Draconian measures must be ruled out, says the Society of Editors
By Bill Heaney
The Society of Editors has welcomed measures announced by the UK government to crack down on internet harms, but warned of the need to be vigilant over press freedom.
The Society says the proposals in the On-Line Harms Bill published by Digital, Culture, Media and Sports Secretary of State Jeremy Wright today (Monday) may also threaten basic rights to freedom of expression if not introduced with great emphasis on avoiding too draconian regulations.
‘Few can deny the need for measures to prevent child abuse, the promotion of terrorism, encouragement to self harm and other serious on line harms’, said the Society’s executive director Ian Murray.
‘The creation of new regulations to protect the vulnerable in society as outlined by the Secretary of State should be and will be broadly welcomed by anyone who feels the digital sphere has become too lawless.
‘But the devil is always in the detail and where the white paper moves into areas concerning the spread of misinformation – so called fake news – we should all be concerned.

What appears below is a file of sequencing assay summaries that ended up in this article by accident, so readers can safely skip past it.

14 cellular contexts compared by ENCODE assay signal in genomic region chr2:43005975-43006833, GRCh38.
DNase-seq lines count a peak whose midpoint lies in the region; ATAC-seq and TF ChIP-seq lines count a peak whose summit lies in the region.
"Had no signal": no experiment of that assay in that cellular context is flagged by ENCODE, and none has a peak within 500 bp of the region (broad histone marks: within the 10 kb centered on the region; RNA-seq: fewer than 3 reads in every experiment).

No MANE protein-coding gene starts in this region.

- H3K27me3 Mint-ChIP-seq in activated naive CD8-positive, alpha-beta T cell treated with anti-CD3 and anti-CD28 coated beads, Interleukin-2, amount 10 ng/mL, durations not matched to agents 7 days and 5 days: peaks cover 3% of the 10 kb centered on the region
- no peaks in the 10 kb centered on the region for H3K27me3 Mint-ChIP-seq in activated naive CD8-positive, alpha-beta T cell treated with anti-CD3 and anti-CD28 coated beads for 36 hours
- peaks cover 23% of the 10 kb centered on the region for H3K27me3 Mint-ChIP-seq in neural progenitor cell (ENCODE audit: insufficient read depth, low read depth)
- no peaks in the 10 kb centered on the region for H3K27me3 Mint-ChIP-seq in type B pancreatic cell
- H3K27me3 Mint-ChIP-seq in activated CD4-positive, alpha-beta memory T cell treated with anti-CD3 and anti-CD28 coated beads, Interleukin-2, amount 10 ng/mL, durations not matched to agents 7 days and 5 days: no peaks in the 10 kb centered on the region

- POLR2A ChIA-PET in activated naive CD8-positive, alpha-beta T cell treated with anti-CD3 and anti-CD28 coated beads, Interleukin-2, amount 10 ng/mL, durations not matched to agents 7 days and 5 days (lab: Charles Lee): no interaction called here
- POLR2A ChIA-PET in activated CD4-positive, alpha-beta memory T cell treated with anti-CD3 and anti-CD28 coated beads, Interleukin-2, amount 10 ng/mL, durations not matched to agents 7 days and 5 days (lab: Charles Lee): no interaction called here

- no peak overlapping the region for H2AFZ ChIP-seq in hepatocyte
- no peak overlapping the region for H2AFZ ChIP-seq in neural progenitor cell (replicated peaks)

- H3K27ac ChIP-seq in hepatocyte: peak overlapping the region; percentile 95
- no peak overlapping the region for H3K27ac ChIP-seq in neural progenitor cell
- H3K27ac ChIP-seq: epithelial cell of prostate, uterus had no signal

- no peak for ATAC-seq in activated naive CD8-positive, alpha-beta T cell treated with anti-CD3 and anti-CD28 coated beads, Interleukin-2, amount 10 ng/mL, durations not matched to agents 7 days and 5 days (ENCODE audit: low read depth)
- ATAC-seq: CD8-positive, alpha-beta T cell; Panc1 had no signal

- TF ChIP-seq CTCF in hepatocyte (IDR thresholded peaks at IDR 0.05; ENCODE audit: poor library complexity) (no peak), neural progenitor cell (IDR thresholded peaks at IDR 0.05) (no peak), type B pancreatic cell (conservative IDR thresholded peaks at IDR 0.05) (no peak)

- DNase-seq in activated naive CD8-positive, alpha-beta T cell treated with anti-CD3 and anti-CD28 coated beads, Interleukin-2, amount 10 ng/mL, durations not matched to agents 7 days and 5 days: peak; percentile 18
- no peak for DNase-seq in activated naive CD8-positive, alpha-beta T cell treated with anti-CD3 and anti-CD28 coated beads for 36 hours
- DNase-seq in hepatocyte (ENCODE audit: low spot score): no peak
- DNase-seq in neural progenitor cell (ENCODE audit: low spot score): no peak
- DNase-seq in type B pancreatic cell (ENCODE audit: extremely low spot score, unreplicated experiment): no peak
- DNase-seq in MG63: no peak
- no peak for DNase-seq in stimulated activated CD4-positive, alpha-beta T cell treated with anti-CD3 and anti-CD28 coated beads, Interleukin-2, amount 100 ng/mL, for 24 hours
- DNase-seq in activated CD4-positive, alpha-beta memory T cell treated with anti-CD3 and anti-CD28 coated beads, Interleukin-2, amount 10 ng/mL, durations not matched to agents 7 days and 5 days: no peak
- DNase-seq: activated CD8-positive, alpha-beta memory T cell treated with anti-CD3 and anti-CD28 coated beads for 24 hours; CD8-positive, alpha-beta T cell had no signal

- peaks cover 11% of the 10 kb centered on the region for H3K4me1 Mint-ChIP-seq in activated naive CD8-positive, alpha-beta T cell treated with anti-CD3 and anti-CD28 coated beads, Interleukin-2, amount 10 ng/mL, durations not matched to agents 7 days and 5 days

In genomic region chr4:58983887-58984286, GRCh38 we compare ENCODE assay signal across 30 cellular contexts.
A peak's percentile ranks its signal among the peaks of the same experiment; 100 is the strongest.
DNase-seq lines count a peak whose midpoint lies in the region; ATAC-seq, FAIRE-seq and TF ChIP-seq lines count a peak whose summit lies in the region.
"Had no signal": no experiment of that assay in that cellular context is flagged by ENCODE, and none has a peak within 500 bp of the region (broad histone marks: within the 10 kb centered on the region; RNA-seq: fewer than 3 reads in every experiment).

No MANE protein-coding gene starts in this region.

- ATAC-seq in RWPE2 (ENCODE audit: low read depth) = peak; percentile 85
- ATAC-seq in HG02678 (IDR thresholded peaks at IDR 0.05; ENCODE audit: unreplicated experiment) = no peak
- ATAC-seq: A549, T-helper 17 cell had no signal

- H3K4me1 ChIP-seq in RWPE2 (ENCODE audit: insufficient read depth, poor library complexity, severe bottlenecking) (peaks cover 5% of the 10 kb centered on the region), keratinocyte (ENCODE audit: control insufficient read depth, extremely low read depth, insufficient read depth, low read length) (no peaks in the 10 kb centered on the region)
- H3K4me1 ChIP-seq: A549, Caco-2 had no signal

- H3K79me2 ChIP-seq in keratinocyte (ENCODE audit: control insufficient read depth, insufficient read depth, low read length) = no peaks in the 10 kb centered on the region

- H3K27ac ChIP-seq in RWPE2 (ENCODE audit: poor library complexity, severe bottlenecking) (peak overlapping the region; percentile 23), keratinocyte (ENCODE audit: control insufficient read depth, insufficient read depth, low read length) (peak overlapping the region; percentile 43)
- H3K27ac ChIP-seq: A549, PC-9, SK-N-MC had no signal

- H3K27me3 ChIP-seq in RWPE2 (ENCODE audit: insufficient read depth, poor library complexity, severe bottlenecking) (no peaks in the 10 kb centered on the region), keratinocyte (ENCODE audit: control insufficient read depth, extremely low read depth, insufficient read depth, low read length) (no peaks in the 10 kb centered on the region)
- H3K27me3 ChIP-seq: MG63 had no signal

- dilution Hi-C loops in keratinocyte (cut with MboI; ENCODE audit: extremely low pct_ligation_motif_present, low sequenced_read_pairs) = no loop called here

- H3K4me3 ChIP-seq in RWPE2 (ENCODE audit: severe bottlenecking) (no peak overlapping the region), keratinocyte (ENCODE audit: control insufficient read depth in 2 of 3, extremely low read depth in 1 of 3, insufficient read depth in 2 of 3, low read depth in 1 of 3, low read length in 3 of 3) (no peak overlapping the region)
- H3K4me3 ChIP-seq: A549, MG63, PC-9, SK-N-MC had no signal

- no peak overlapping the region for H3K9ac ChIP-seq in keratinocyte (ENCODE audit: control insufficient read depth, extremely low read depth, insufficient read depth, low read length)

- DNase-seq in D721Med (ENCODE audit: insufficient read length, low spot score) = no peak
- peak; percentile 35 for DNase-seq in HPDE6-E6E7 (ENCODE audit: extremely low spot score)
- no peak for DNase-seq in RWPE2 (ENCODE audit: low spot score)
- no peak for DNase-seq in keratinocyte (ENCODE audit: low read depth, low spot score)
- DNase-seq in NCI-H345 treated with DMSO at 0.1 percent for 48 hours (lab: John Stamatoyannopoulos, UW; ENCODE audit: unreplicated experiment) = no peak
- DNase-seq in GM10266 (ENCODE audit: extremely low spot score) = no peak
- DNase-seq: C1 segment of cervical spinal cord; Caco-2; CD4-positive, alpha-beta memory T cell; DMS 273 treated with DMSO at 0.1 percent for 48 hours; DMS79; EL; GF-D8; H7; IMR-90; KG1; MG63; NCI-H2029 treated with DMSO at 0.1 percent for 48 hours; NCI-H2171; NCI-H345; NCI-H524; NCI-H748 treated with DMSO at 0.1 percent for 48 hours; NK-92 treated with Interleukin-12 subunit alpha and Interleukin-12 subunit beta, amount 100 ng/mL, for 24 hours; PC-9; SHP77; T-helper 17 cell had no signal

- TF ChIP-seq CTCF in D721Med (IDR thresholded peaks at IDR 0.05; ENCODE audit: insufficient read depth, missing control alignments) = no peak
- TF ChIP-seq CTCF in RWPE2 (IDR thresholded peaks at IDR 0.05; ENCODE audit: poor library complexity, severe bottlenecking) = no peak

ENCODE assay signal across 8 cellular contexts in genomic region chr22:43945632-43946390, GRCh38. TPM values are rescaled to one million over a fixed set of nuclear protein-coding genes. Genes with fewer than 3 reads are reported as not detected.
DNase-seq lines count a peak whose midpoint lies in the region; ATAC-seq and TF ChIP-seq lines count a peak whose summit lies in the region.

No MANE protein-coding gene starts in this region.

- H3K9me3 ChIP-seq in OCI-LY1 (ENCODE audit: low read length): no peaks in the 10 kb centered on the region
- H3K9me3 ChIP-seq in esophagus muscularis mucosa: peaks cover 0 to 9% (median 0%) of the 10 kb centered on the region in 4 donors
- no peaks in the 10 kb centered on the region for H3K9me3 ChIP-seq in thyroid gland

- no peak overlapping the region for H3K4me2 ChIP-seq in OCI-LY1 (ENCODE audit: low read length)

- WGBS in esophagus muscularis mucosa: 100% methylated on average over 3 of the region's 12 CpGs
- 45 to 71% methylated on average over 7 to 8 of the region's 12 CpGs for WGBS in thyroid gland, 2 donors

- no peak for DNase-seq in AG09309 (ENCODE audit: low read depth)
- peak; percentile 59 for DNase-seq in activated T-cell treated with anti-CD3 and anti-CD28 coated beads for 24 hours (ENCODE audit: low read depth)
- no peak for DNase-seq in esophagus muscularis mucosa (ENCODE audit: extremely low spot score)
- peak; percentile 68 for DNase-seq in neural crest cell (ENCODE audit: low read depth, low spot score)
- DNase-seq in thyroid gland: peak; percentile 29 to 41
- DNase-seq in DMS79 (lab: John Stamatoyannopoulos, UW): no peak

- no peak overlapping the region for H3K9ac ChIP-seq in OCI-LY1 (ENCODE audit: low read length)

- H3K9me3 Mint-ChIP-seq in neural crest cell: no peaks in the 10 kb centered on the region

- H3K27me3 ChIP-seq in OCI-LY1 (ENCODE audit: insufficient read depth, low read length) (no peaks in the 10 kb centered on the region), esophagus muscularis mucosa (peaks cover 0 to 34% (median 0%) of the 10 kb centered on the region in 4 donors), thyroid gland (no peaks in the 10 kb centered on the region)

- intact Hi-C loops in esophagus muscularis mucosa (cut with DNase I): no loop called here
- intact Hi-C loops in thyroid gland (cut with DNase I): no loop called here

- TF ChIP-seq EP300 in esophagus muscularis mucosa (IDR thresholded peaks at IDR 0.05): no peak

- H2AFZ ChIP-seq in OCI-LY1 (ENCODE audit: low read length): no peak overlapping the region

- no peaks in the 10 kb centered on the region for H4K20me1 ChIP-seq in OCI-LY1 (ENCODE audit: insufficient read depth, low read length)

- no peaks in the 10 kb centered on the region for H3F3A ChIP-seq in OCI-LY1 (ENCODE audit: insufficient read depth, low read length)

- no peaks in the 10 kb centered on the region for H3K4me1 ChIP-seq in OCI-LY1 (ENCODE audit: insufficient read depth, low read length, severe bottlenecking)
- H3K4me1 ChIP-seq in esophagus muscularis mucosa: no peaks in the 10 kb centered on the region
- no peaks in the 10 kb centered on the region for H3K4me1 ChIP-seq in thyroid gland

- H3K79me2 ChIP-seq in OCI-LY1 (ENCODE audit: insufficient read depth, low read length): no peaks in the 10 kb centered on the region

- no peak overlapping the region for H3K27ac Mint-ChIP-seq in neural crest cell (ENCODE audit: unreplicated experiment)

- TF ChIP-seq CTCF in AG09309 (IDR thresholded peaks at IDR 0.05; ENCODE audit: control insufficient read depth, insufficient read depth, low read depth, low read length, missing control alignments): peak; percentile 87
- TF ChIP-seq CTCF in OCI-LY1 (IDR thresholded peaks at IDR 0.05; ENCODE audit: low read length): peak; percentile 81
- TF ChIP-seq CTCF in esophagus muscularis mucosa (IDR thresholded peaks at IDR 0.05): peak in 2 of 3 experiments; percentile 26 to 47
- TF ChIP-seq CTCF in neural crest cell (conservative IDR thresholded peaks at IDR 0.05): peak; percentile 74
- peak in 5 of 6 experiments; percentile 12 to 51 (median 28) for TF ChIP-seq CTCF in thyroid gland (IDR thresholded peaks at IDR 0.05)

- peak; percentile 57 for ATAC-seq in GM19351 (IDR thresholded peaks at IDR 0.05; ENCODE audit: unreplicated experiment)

‘Who will decide what is fake news? This form of censorship in the hands of those who would shackle the press and curtail freedom of expression would be disastrous for our free society. There is no use pretending there are not politicians who wish to silence some debates who would use this as a weapon if permitted.’
Murray added that the public would certainly welcome tough measures to clamp down on genuine harms, but cautioned against those issues being used as a Trojan horse to introduce state regulation of the press by the back door.
‘Free societies do not give up their liberties by choice unless they believe it is in the common good. The priority for politicians should always be to ensure credible reasons for change are not used as smoke screens to usher in sweeping restraints where the consequences are far wider than the public believed.
‘The Society will be lobbying to ensure the case for freedom of expression and a free press remain paramount.’